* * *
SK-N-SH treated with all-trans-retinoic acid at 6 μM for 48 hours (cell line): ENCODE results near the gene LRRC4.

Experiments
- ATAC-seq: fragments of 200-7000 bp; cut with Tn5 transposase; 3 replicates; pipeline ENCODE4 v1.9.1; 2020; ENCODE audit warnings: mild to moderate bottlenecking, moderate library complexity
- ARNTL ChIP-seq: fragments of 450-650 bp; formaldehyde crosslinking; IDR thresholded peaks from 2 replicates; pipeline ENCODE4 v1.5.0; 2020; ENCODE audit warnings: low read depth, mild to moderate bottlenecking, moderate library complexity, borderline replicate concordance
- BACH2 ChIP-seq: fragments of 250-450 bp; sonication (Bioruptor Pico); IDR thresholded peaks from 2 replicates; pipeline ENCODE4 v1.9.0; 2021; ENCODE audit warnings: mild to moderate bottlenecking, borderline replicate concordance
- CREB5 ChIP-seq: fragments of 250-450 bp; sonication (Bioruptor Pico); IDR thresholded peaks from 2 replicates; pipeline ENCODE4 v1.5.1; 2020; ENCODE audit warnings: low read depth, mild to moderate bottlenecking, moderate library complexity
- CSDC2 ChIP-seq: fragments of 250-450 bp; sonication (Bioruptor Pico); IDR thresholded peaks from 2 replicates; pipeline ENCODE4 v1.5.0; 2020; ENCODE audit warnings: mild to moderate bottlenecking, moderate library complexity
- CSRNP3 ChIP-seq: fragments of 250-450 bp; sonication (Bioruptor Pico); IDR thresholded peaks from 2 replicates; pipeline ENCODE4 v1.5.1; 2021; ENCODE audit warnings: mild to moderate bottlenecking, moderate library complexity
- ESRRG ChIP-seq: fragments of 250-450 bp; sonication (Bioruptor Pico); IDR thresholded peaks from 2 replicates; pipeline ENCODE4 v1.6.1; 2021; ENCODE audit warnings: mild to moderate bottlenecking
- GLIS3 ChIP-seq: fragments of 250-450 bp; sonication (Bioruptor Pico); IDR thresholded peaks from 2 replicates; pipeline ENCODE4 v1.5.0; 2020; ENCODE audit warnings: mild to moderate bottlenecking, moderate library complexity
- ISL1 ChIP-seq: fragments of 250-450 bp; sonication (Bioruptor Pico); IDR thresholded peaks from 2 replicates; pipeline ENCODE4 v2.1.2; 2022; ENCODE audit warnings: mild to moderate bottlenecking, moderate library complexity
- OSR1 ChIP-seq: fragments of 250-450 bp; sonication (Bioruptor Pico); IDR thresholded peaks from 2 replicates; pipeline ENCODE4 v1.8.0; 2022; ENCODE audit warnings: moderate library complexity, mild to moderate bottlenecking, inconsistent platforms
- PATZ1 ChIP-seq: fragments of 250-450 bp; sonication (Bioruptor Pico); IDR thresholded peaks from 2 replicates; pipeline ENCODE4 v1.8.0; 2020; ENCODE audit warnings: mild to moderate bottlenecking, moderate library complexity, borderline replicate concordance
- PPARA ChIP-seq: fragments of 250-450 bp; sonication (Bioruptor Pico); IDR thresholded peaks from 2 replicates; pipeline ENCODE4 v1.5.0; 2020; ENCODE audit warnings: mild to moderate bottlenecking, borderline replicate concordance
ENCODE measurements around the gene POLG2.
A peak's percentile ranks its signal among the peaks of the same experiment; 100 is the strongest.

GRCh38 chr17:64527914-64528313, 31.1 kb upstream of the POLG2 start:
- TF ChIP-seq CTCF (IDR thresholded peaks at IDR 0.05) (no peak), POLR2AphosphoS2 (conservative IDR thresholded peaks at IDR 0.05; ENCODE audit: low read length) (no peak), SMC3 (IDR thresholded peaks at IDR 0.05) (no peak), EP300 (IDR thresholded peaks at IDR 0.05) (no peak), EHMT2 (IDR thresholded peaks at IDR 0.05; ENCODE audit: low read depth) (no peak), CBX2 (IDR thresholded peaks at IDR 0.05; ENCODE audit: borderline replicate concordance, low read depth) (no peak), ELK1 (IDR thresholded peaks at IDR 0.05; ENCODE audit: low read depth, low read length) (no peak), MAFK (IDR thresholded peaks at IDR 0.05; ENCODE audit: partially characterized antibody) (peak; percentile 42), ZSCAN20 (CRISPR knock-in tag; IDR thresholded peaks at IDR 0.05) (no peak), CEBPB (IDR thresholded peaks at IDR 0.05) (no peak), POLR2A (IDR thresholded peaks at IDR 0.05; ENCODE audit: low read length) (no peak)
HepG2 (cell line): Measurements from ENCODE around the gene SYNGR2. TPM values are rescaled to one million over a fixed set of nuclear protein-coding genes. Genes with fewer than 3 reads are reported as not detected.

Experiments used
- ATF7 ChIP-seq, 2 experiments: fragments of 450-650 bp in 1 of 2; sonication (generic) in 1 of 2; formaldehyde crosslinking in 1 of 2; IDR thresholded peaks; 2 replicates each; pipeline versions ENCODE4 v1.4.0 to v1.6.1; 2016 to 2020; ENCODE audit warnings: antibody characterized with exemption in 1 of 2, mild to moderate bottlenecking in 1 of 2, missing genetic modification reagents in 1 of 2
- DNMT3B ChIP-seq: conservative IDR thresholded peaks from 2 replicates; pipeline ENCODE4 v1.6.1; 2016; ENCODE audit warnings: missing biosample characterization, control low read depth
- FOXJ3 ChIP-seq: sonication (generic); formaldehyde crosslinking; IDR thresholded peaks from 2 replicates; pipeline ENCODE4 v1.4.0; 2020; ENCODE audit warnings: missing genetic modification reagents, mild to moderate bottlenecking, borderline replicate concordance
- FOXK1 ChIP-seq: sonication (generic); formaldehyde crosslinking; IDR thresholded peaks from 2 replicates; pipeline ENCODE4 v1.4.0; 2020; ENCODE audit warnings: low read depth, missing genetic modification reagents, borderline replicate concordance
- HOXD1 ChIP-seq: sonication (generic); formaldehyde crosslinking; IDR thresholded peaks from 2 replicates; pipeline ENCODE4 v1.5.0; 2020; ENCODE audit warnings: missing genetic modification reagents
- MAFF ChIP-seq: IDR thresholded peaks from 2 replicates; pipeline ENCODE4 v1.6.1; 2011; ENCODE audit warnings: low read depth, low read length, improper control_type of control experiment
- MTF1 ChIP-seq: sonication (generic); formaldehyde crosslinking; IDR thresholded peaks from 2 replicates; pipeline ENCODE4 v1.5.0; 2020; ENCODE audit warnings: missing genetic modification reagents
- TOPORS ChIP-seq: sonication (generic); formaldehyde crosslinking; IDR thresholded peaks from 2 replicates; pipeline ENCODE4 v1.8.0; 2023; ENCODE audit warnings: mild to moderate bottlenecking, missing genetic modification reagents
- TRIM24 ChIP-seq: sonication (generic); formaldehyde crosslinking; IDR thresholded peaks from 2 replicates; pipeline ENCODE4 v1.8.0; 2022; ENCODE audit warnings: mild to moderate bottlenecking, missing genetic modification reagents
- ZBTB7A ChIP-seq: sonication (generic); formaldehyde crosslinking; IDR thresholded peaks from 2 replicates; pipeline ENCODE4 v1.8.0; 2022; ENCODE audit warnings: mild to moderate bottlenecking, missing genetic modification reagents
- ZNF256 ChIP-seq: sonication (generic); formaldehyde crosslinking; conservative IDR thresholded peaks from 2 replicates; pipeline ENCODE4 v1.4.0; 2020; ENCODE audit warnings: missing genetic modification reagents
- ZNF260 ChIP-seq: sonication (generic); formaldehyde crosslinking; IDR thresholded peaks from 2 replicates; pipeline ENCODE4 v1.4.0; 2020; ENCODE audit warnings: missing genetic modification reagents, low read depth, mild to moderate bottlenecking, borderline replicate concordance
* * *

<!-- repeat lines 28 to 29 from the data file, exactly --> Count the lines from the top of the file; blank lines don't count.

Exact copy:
- TOPORS ChIP-seq: sonication (generic); formaldehyde crosslinking; IDR thresholded peaks from 2 replicates; pipeline ENCODE4 v1.8.0; 2023; ENCODE audit warnings: mild to moderate bottlenecking, missing genetic modification reagents
- TRIM24 ChIP-seq: sonication (generic); formaldehyde crosslinking; IDR thresholded peaks from 2 replicates; pipeline ENCODE4 v1.8.0; 2022; ENCODE audit warnings: mild to moderate bottlenecking, missing genetic modification reagents